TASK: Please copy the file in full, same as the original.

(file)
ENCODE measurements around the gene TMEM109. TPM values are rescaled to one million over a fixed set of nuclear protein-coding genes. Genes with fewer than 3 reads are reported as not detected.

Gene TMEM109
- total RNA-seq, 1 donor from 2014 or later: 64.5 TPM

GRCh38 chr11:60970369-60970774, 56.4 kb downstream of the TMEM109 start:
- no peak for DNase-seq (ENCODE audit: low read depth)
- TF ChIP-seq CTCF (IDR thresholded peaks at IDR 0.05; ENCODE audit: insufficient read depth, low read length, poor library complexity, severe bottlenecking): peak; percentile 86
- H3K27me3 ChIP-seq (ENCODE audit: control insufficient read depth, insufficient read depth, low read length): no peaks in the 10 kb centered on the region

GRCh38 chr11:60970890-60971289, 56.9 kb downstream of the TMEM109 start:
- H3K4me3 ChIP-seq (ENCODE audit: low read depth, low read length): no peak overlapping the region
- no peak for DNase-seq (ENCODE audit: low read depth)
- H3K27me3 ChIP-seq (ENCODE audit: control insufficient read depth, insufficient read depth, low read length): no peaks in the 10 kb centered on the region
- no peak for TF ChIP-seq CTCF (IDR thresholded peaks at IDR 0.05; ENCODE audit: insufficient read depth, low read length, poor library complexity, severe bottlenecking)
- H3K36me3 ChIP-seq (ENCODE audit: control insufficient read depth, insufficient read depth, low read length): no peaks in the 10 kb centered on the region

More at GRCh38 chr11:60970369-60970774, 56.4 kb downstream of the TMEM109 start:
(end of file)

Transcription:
ENCODE measurements around the gene TMEM109. TPM values are rescaled to one million over a fixed set of nuclear protein-coding genes. Genes with fewer than 3 reads are reported as not detected.

Gene TMEM109
- total RNA-seq, 1 donor from 2014 or later: 64.5 TPM

GRCh38 chr11:60970369-60970774, 56.4 kb downstream of the TMEM109 start:
- no peak for DNase-seq (ENCODE audit: low read depth)
- TF ChIP-seq CTCF (IDR thresholded peaks at IDR 0.05; ENCODE audit: insufficient read depth, low read length, poor library complexity, severe bottlenecking): peak; percentile 86
- H3K27me3 ChIP-seq (ENCODE audit: control insufficient read depth, insufficient read depth, low read length): no peaks in the 10 kb centered on the region

GRCh38 chr11:60970890-60971289, 56.9 kb downstream of the TMEM109 start:
- H3K4me3 ChIP-seq (ENCODE audit: low read depth, low read length): no peak overlapping the region
- no peak for DNase-seq (ENCODE audit: low read depth)
- H3K27me3 ChIP-seq (ENCODE audit: control insufficient read depth, insufficient read depth, low read length): no peaks in the 10 kb centered on the region
- no peak for TF ChIP-seq CTCF (IDR thresholded peaks at IDR 0.05; ENCODE audit: insufficient read depth, low read length, poor library complexity, severe bottlenecking)
- H3K36me3 ChIP-seq (ENCODE audit: control insufficient read depth, insufficient read depth, low read length): no peaks in the 10 kb centered on the region

More at GRCh38 chr11:60970369-60970774, 56.4 kb downstream of the TMEM109 start: